Making Women Talking: Sarah Polley explains why laughter was key to adapting Miriam Toews's novel

Canadian filmmaker Sarah Polley sat down with Tom Power to discuss her latest film, Women Talking, about a multi-generational group of Mennonite women who grapple with how to respond to repeated sexual assaults from the men in their colony.

The Canadian filmmaker sat down with Tom Power to discuss her latest film

Sarah Polley in the Q studio in Toronto.
Canadian actor and filmmaker Sarah Polley in the Q studio in Toronto. (Vivian Rashotte/CBC)

The full conversation with Sarah Polley is available on our podcast, Q with Tom Power. Listen and subscribe wherever you get your podcasts.

For Sarah Polley, the "most thrilling part about adaptation" is having the opportunity to ask her literary heroes every question she's ever had about their work. As a director, she's adapted stories by acclaimed Canadian writers like Alice Munro and Margaret Atwood, and now, with her latest film, Women Talking, she adds award-winning novelist Miriam Toews to that list.

In an interview on Q with Tom Power, Polley said the biggest question she had for Toews is also her favourite question to ask when working on an adaptation: what's the one thing that's most deeply important to you about translating your work to the screen?

"Miriam's [answer] right away was the laughter," said Polley. "These women have to laugh, and it has to be funny…. There has to be a release, I think, for so much of what you're made to feel in this film."

WATCH | Sarah Polley's interview with Tom Power:

Women Talking follows a group of Mennonite women who debate their future after realizing they and their daughters have been regularly drugged and sexually assaulted by the men in their colony for the past two years. The story's serious premise isn't one you would think could be injected with laughter, but Polley said there's a joy that seeps into the film when the women are in communion with each other.

"The idea of having that love and that ability to laugh and that sense of connection with each other … really gave [the film] the texture," she said. "Even just to be able to ask an audience to go to this film, I think it's really important that there be space to feel many different things."

Both the book and the film avoid depicting violence against women in favour of focusing on "the way that these women have moved alongside this trauma, processed it [and] come together in community to figure out how to respond to it."

"The dwelling on the details of the assaults themselves felt both gratuitous and also really beside the point of what the film was about," the director told Power.

WATCH | Official trailer for Women Talking:

Polley said something that she thinks is getting lost in the conversation about Women Talking is how hopeful the story is.

"I think another sort of mistaken assumption about the book and the film is that it's this very heavy, devastating, difficult material," she said. "It's funny. It's joyful. It's about creating a better world…. And that's what we tried to bring into the spirit of the film."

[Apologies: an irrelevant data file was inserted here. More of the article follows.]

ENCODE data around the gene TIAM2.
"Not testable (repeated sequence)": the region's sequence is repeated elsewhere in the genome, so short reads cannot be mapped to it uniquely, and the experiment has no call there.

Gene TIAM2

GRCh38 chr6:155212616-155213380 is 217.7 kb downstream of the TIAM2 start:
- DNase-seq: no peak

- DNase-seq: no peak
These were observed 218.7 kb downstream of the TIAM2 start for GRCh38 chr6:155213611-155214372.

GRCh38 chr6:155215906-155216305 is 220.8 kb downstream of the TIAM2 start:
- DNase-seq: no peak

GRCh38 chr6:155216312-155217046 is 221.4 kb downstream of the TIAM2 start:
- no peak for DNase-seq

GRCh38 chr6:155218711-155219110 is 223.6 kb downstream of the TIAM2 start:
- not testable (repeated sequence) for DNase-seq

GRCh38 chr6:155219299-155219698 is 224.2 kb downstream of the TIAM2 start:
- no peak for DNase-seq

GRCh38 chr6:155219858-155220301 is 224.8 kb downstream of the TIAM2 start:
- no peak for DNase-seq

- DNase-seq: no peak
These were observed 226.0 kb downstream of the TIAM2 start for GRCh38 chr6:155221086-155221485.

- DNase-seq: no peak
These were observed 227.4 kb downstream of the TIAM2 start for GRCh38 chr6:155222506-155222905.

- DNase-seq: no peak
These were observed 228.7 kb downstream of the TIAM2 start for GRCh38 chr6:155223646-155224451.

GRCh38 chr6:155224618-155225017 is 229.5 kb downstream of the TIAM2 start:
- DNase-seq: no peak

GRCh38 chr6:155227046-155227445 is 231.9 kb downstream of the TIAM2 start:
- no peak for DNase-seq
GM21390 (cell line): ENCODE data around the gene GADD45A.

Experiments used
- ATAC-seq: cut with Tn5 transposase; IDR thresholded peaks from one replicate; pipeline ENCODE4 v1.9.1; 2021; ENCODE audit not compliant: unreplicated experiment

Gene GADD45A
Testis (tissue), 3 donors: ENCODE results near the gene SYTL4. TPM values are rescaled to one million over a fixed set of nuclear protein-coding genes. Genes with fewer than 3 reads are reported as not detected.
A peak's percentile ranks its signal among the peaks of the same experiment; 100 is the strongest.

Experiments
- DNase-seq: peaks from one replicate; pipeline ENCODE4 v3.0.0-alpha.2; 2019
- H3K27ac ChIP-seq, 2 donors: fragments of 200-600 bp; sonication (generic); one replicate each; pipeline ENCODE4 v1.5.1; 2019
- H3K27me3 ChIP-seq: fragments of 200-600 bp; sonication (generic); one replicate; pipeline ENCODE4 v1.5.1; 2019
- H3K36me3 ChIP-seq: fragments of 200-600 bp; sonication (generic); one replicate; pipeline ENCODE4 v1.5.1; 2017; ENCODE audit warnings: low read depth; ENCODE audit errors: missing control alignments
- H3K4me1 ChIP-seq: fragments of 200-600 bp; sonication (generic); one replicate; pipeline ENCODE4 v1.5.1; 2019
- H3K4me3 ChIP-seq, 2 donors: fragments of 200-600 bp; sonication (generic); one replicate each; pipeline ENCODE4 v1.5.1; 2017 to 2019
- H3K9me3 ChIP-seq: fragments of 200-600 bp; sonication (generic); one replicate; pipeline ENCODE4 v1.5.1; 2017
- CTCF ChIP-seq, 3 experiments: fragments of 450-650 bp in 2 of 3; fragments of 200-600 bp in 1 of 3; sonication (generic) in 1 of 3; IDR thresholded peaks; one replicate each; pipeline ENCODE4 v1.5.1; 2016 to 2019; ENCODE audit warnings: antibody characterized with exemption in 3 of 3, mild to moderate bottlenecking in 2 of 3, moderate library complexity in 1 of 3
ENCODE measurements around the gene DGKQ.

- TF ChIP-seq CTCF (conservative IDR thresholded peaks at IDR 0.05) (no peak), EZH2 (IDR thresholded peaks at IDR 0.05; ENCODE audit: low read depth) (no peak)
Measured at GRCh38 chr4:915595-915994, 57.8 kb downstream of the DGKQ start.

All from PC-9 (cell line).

'This is about all of us'

Toews grew up in a Mennonite family and wrote Women Talking in response to a real series of assaults that occurred in a Mennonite community in Bolivia. But in the film adaptation, Polley made the choice not to use the word "Mennonite." She said her vision of the story as a "sweeping fable, almost like an allegory" is the point where she thinks the book and the film diverge from each other.

"I think for [Toews], coming from a Mennonite community, it was much more, like, rooted in reality in some way," said Polley. "I'm not Mennonite. And me telling this story is different from Miriam telling this story in a certain respect. So for me it's more in the realm of a fable, but it was also really important to me that we be very authentic to the details of what these Mennonite communities are like."

I want it to always feel closer than you think, because actually, this is about all of us.- Sarah Polley

Polley said she also had to consider that many Mennonites practice a lifestyle removed from certain elements of modern technology and therefore can't respond to the film.

"We're talking about a community of people who cannot, by its very nature, speak back," she said. "They're not going to write an op-ed, they're not going to go give interviews, they don't interact with the world — the contemporary world — in that way. So you kind of have to measure how you're telling a story about a community that is not your own."

Polley added that one of the reasons why the film doesn't use the word Mennonite is to prevent audiences from thinking that these terrible events can only happen in cloistered communities.

"I want it to always feel closer than you think, because actually, this is about all of us," she said. "The questions this raises about what we've allowed to happen, the harm that we've enabled, systemic injustice, hierarchical power structures that allow terrible things to take place and violence against women."

Written by Vivian Rashotte. Interview produced by Jane van Koeverden.


Vivian Rashotte is a digital producer, writer and photographer for Q with Tom Power. She's also a visual artist. You can reach her at vivian.rashotte@cbc.ca.


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